Wembley Arena has a capacity of 12,500 seats, and it’s looking impressively full tonight for the London leg of this show by Santana, dubbed “The Sentient Tour”.
They kick things off with the driving guitar and percussion of “Toussaint L’Overture” from their 1971 Santana III album. It’s a great way to start the show and for the next two and a half hours we get the more uptempo Santana songs from their back catalogue which stretches back over 40 years.
The explosive band consists of drums, bass, rhythm guitar, keyboards, a timbale player, a conga player with 5 congas, trombone, trumpet and two vocalists taking it in turns to sing lead on various songs. The percussionists particularly stand out, an essential part of the Santana sound, they drive the rest of the band with incredible Latin tempos that fuel the Rock guitar solos that Carlos Santana revels in throughout the show.
Other stand out songs for me were “Black Magic Woman”, “She’s not there” and “Jingo” but the whole show was lively, entertaining and aimed at keeping people dancing. The gig happened the day before Carlos’ 66th birthday, so about half way through the show there’s a brief pause while the band and audience sing “Happy birthday” and his wife, ace drummer Cindy Blackman-Santana, comes on stage to bring him some flowers and a cake.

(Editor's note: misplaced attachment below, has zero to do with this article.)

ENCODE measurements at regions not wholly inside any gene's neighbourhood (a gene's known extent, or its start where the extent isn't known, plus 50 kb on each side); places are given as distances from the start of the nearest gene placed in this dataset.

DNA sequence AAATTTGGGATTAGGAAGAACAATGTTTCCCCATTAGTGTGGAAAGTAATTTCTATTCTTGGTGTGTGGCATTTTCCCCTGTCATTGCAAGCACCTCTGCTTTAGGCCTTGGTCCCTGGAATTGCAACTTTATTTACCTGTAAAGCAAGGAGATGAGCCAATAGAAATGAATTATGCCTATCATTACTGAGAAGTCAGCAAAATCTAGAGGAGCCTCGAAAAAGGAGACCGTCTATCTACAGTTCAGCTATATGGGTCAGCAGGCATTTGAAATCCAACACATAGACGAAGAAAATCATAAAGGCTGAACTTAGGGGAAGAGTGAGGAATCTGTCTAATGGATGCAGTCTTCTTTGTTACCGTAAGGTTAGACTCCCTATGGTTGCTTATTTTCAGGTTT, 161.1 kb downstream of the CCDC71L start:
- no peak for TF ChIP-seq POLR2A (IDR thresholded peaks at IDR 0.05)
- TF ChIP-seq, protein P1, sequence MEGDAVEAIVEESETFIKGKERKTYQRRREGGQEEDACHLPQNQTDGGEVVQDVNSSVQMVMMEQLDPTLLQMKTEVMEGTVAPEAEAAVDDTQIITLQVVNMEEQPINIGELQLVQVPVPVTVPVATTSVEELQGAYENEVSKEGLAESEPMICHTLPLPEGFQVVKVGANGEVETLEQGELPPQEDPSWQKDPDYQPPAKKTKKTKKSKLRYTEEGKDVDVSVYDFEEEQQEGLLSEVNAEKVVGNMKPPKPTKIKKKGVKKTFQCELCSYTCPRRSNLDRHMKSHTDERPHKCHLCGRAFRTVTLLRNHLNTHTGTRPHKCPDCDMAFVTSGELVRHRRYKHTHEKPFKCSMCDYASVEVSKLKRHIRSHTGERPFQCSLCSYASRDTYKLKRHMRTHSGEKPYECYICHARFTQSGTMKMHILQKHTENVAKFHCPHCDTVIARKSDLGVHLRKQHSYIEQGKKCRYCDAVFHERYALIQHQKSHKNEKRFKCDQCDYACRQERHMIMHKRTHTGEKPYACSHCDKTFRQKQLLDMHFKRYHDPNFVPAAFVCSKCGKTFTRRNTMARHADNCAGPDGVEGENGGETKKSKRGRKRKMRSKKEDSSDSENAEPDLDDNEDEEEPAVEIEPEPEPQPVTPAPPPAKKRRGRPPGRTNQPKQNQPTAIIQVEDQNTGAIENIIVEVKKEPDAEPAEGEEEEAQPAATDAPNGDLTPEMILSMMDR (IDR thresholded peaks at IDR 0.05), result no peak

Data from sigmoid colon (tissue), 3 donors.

Carlos Santana doesn’t spend a great deal of time talking to the audience, and when he does it’s to mention the importance of the impending royal birth. Not something the majority of the crowd seem too interested in hearing about, but it’s the only low point in the show so swiftly forgotten about.
I read a review of this gig in NME, where they devoted more space to deriding the clothes the musicians were wearing rather than actually reviewing the music, calling Santana’s popularity “improbable megastardom”. Not that these sort of lazy reviews matter, but it reminds me why I prefer to actually go to gigs to experience things for myself.
The band encore with a rousing version of “Soul Sacrifice”, while footage of them performing this at Woodstock is shown on the huge screen behind them. A great end to an entertaining show. Santana have nailed the perfect blend of guitar virtuosity and compelling Latin percussion. They fall in and out of favour but are always worth seeing live.